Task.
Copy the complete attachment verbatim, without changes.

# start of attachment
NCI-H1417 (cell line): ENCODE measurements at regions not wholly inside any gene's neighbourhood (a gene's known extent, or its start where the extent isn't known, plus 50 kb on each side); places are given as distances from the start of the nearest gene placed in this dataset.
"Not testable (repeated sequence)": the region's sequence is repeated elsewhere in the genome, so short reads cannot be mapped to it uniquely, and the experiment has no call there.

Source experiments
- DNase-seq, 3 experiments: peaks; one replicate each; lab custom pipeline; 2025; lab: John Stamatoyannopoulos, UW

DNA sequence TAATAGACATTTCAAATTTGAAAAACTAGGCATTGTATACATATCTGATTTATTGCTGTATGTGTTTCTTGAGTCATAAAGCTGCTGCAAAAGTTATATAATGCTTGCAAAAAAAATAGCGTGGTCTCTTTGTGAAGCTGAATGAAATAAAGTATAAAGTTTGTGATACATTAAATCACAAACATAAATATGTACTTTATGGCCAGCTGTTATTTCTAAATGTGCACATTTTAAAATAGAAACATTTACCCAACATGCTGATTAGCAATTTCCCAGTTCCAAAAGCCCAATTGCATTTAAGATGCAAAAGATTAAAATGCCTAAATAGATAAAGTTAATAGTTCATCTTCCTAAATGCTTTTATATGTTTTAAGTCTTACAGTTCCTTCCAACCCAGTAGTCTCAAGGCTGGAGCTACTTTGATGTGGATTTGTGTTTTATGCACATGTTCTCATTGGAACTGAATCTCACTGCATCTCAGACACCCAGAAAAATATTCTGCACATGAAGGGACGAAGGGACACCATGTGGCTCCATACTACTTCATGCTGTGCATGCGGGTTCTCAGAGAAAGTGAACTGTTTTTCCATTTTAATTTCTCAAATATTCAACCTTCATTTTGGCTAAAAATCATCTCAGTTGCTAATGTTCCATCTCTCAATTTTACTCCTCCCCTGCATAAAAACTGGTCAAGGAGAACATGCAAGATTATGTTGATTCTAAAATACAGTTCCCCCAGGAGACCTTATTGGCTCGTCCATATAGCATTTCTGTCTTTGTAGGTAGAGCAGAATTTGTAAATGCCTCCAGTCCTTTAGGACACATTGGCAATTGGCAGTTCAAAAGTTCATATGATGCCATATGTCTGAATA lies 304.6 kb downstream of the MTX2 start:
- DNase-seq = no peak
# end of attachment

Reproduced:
NCI-H1417 (cell line): ENCODE measurements at regions not wholly inside any gene's neighbourhood (a gene's known extent, or its start where the extent isn't known, plus 50 kb on each side); places are given as distances from the start of the nearest gene placed in this dataset.
"Not testable (repeated sequence)": the region's sequence is repeated elsewhere in the genome, so short reads cannot be mapped to it uniquely, and the experiment has no call there.

Source experiments
- DNase-seq, 3 experiments: peaks; one replicate each; lab custom pipeline; 2025; lab: John Stamatoyannopoulos, UW

DNA sequence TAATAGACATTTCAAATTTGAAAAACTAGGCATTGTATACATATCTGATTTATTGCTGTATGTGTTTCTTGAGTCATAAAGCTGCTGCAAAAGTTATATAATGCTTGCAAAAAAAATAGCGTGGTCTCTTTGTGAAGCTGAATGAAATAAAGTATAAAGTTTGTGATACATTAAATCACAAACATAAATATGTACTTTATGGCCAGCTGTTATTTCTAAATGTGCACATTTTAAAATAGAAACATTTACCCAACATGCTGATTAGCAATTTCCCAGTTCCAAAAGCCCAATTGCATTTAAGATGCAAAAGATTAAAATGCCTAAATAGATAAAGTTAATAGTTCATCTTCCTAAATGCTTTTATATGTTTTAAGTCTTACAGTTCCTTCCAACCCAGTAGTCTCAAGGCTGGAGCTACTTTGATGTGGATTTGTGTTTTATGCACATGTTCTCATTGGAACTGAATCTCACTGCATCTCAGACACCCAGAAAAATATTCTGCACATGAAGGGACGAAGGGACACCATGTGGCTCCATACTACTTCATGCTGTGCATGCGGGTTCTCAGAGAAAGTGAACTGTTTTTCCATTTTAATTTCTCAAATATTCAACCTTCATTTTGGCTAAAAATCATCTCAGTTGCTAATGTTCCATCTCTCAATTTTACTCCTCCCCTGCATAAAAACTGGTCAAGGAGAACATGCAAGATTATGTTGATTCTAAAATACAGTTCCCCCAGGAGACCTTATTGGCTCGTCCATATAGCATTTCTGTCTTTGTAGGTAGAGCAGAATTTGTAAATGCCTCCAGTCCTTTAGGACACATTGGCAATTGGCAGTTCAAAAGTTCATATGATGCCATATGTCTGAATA lies 304.6 kb downstream of the MTX2 start:
- DNase-seq = no peak